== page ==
While it’s easy to identify major stressors such as changing jobs, moving, or a going through a divorce, pinpointing the sources of chronic stress can be more complicated. It’s all too easy to overlook how your own thoughts, feelings, and behaviors contribute to your everyday stress levels. Sure, you may know that you’re constantly worried about work deadlines, but maybe it’s your procrastination, rather than the actual job demands, that is causing the stress.
To identify your true sources of stress, look closely at your habits, attitude, and excuses:
- Do you explain away stress as temporary (“I just have a million things going on right now”) even though you can’t remember the last time you took a breather?
- Do you define stress as an integral part of your work or home life (“Things are always crazy around here”) or as a part of your personality (“I have a lot of nervous energy, that’s all”)?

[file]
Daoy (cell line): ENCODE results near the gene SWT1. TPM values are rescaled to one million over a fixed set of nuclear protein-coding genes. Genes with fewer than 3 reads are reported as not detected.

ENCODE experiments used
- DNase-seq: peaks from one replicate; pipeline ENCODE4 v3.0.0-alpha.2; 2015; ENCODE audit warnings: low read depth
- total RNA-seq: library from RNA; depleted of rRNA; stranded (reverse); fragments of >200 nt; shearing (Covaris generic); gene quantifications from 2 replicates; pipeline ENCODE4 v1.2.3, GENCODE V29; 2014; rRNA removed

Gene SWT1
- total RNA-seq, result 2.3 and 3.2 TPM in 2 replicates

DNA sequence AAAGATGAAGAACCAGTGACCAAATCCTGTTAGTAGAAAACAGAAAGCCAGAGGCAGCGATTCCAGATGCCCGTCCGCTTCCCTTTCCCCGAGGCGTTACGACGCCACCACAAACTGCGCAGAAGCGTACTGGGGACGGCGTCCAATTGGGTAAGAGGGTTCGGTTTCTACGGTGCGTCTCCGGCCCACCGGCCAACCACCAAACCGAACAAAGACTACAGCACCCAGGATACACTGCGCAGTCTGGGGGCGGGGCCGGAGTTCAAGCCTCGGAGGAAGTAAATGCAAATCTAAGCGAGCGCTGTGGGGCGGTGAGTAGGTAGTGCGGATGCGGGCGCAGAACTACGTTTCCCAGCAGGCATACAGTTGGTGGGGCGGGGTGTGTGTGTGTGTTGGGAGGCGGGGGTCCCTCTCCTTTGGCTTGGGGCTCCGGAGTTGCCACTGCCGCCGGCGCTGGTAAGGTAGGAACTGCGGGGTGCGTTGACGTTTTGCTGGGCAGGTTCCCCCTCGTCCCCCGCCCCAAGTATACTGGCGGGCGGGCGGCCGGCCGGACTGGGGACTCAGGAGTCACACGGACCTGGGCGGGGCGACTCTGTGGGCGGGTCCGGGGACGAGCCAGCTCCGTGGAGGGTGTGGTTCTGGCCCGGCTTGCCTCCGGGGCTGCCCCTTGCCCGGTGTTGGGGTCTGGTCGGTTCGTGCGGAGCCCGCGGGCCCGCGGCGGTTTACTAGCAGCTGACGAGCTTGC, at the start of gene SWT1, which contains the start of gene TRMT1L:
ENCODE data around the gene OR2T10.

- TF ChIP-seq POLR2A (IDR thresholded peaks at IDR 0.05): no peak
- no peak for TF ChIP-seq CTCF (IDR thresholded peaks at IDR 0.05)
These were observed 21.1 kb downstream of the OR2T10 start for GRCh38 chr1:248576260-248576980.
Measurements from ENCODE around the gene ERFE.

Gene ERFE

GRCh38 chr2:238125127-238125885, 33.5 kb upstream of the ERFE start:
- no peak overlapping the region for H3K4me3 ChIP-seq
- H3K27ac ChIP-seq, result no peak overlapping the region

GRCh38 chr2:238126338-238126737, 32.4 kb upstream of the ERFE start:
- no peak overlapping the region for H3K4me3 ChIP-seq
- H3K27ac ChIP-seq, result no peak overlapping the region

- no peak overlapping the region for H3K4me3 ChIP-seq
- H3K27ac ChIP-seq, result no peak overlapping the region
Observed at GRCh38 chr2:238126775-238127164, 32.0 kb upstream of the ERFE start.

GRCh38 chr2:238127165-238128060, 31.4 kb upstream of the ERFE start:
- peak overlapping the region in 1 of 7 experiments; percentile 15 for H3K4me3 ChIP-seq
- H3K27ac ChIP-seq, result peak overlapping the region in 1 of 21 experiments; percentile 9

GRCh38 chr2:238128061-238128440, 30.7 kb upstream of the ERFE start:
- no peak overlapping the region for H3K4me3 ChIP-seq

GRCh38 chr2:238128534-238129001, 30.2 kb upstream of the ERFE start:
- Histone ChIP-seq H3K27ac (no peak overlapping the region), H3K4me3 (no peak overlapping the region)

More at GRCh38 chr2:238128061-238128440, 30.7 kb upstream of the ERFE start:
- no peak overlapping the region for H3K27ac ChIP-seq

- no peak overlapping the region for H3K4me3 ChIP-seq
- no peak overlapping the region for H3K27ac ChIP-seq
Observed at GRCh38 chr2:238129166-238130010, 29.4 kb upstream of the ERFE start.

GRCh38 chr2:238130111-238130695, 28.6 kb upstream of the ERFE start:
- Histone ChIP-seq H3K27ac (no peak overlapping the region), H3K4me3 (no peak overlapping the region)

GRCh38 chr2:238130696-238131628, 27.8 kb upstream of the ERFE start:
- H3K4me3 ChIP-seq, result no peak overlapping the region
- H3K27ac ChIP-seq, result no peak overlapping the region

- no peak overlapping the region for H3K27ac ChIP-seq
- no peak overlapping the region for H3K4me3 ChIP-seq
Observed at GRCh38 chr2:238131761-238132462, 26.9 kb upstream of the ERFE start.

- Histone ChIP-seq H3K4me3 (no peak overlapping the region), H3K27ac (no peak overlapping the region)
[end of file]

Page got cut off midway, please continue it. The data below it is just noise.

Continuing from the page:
- Do you blame your stress on other people or outside events, or view it as entirely normal and unexceptional?
Until you accept responsibility for the role you play in creating or maintaining it, your stress level will remain outside your control.
Start A Stress Journal
A stress journal can help you identify the regular stressors in your life and the way you deal with them. Each time you feel stressed, keep track of it in your journal. As you keep a daily log, you will begin to see patterns and common themes. Write down:
- What caused your stress (make a guess if you’re unsure)
- How you felt, both physically and emotionally
- How you acted in response
- What you did to make yourself feel better
Content Originally Published By: Robinson, Smith, and Segal @ Helpguide.org